Now we ask: How do we evaluate an employee’s performance? That is, what are the specific techniques for evaluation?
Written Essays: Probably the simplest method of evaluation is to write a narrative describing an employee’s strengths weaknesses, past performance, potential and suggestions for improvement. The written essay requires no complex forms or extensive training to complete. But this method a good or bad appraisal may be determined as much by the evaluator’s writing skill as by the employee’s actual level of performance.
Critical Incidents: Critical incidents focus the evaluator’s attention on the behavior that is key in making the difference between executing a job effectively and executing it ineffectively. That is, the appraiser writes down anecdotes that describe what the employee did that was especially effective or ineffective. The key here is to cite only specific behaviors not vaguely defined personality traits. A list of critical incidents provides a rich set of examples from which the employee can be shown the behaviors that are desirable and those that call for improvement.
Graphic Rating Scales: One of the oldest and most popular methods of evaluation is the use of graphic rating scales. In this method a set of performance factors such as quantity and quality of work, depth of knowledge cooperation, attendance, and initiative is listed. The evaluator then goes down the list and rates each on incremental scales. The scales may specify five points, so a factor such as job knowledge might be rated 1 (poorly informed about work duties) to 5 (has complete mastery of all phases of the job). Although they don’t provide the depth of information that essays or critical incidents do, graphic rating scales are less time consuming to develop and administer. They also allow for quantitative comparison.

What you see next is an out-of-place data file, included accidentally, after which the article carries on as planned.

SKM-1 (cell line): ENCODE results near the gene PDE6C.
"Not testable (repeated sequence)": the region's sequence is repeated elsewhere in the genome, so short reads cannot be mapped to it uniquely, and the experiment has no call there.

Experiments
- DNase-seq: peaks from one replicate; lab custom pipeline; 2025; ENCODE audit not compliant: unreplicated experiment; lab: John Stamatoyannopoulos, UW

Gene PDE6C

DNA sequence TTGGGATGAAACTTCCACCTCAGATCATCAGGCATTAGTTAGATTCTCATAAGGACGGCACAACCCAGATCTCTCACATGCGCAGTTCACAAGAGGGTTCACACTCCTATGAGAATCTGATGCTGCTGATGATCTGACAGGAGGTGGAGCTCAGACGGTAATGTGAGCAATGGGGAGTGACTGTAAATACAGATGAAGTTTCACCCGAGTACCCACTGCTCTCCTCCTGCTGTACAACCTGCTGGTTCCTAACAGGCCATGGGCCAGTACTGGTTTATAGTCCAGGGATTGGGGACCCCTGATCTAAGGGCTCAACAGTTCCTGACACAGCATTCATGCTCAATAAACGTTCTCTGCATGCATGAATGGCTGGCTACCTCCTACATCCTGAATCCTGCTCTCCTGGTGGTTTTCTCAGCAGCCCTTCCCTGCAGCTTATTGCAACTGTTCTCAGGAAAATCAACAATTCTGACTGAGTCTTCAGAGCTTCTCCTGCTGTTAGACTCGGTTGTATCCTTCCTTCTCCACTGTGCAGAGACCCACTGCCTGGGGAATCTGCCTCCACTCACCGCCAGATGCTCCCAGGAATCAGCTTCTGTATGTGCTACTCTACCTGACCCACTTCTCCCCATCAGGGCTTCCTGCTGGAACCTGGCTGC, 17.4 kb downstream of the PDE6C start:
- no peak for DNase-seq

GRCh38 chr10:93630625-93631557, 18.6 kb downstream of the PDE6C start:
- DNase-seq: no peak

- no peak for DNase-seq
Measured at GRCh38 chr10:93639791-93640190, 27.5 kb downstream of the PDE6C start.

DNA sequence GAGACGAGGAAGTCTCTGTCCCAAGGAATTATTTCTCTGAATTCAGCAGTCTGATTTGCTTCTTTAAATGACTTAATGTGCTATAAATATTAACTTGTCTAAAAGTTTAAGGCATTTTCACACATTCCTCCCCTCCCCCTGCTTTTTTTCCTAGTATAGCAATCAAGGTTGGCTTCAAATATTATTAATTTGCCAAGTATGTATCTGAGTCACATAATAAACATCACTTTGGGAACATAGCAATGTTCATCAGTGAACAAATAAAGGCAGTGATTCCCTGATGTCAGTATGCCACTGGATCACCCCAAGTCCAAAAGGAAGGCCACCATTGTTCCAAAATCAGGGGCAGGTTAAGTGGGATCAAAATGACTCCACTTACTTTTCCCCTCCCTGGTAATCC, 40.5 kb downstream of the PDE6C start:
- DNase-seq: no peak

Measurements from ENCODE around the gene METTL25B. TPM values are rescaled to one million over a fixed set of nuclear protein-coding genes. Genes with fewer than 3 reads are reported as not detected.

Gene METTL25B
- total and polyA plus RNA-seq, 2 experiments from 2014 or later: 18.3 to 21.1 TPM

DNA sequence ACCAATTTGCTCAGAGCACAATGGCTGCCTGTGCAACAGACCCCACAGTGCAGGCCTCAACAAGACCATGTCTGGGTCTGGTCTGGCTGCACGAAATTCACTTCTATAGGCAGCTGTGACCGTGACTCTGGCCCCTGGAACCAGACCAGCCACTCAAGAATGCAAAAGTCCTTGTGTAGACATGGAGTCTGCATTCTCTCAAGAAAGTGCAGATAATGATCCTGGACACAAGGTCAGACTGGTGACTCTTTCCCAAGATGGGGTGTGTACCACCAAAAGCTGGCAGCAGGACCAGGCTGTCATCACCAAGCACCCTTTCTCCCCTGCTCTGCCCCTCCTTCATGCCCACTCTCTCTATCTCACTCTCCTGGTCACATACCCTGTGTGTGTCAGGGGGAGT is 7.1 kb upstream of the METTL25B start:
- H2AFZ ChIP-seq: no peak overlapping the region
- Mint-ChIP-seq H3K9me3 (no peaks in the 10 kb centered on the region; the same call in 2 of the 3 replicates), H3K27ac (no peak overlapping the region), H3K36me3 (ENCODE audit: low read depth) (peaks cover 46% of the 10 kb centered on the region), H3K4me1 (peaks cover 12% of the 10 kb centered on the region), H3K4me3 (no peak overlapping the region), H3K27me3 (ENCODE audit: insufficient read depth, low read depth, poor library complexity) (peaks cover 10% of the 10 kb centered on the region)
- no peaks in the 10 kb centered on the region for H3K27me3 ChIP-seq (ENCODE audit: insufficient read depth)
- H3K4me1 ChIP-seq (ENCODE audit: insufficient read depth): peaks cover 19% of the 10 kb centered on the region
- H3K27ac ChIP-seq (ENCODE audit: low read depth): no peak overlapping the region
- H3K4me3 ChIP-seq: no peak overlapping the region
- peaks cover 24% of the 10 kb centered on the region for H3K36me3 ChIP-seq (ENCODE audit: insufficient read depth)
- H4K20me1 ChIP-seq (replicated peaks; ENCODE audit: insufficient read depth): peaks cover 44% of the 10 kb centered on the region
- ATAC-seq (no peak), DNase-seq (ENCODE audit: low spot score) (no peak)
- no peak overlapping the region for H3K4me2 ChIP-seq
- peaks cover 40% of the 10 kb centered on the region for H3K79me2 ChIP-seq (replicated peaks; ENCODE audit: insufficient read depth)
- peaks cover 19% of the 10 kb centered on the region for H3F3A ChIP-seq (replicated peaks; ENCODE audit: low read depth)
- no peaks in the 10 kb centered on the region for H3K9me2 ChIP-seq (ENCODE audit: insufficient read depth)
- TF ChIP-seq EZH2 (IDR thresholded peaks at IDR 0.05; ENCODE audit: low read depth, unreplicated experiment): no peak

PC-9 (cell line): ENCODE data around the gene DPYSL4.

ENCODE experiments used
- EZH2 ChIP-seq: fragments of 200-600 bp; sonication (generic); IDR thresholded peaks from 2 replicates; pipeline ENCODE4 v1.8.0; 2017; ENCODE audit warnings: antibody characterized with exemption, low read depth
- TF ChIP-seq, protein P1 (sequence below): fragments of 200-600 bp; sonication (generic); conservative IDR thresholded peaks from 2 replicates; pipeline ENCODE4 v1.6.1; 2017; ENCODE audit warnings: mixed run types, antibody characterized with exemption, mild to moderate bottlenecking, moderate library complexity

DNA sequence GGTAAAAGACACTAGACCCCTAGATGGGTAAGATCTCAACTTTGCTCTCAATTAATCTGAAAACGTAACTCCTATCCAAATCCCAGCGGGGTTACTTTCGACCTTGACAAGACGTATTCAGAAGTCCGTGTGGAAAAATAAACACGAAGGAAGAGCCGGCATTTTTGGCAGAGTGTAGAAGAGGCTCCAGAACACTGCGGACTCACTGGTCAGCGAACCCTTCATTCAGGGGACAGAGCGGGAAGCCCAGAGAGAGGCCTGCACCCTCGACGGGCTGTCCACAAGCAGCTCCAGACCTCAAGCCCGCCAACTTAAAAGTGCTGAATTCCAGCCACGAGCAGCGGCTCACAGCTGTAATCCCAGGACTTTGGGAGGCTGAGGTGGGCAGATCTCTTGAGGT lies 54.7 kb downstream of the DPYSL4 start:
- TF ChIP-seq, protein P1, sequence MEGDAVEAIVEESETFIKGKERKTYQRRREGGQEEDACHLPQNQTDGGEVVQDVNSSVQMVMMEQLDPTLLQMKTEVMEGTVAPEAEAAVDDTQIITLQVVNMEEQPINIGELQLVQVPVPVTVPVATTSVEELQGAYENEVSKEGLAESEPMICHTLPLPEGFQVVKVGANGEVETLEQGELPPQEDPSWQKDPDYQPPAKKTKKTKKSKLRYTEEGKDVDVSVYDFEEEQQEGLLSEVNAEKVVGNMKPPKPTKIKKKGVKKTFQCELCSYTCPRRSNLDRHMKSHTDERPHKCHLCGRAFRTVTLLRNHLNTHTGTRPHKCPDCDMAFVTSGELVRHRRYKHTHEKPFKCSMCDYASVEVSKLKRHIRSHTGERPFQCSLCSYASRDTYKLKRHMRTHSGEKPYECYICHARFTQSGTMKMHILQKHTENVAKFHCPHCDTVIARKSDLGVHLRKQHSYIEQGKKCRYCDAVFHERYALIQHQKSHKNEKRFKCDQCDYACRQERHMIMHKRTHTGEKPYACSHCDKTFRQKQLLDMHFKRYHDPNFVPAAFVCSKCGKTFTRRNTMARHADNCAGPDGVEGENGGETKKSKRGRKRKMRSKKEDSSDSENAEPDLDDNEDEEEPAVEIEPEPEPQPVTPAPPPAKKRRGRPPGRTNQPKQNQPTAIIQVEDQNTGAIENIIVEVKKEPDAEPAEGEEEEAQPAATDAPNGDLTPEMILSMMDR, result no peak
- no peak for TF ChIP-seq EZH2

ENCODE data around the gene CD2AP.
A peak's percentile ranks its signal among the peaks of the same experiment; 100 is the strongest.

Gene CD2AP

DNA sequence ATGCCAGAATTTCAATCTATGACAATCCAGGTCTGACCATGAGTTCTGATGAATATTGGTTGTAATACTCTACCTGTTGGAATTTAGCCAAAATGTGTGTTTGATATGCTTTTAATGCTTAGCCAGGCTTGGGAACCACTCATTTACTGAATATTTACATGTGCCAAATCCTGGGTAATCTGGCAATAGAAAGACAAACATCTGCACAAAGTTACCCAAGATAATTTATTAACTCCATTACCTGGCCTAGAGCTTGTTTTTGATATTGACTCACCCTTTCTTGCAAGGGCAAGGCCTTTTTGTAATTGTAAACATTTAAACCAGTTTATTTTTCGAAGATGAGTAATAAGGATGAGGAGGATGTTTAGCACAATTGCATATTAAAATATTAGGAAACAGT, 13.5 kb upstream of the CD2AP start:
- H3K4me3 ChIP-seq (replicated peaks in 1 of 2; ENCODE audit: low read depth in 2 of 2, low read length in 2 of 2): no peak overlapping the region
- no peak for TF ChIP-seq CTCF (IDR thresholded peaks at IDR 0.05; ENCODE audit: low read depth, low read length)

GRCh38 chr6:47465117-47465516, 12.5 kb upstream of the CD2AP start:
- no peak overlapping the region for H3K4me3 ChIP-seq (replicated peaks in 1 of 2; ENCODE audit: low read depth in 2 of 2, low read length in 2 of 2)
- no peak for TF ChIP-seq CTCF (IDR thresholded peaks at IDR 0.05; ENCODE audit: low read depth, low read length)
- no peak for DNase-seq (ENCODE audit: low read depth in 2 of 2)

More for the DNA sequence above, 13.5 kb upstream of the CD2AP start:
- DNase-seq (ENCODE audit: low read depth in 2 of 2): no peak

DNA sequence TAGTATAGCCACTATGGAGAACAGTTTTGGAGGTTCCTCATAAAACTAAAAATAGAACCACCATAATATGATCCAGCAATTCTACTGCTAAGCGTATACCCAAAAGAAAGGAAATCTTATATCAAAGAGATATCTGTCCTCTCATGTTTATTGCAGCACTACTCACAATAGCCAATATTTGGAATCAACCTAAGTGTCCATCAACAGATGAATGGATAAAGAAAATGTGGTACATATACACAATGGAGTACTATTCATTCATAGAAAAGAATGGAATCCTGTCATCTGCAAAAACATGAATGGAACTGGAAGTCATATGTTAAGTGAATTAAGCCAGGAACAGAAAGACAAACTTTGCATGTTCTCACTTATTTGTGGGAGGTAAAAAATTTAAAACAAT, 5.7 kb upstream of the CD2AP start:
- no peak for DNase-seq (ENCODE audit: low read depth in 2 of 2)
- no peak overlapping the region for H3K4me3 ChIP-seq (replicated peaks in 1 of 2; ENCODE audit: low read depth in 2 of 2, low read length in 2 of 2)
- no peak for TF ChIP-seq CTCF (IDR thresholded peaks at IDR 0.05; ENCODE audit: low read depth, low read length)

Behaviorally Anchored Rating Scales: Behavioral anchored rating scales (BARS) combine major elements from the critical incident and graphic rating scale approaches: The appraiser rates the employee based on items along a continuum, but the points are examples of actual behavior on the given job rather that general descriptions or traits. Examples of job related behavior and performance dimensions are found by asking participants to give specific illustrations of effective and ineffective behavior regarding each performance dimension. These behavioral examples are then translated into a set of performance dimensions each dimension having varying levels of performance.
Forced comparisons evaluate one individual’s performance against the performance of another or others. It is a relative rather than an absolute measuring device. The two most popular comparisons are group order raking and individual ranking.
The group order ranking requires the evaluator to place employees into a particular classification such as top one-fifth or second one–fifth. This method is often used in recommending students to graduate schools. Evaluators are asked whether the student ranks in the top 5 percent of the class the next 5 percent, the next 15 percent, and so forth. But in this type of performance appraisal, managers deal with all their subordinates. Therefore if a rater has 20 employees, only 4 can be in the top fifth and, of course, 4 must also be relegated to the bottom fifth. The individual ranking approach rank orders employees from best to worst. If the manager is required to appraise 30 employees, this approach assumes that the difference between the first and second employee is the same as that between the twenty first and twenty second. Even though some of the employees may be closely grouped, no ties are permitted. The result is a clear ordering of employees, from the highest performer down to the lowest.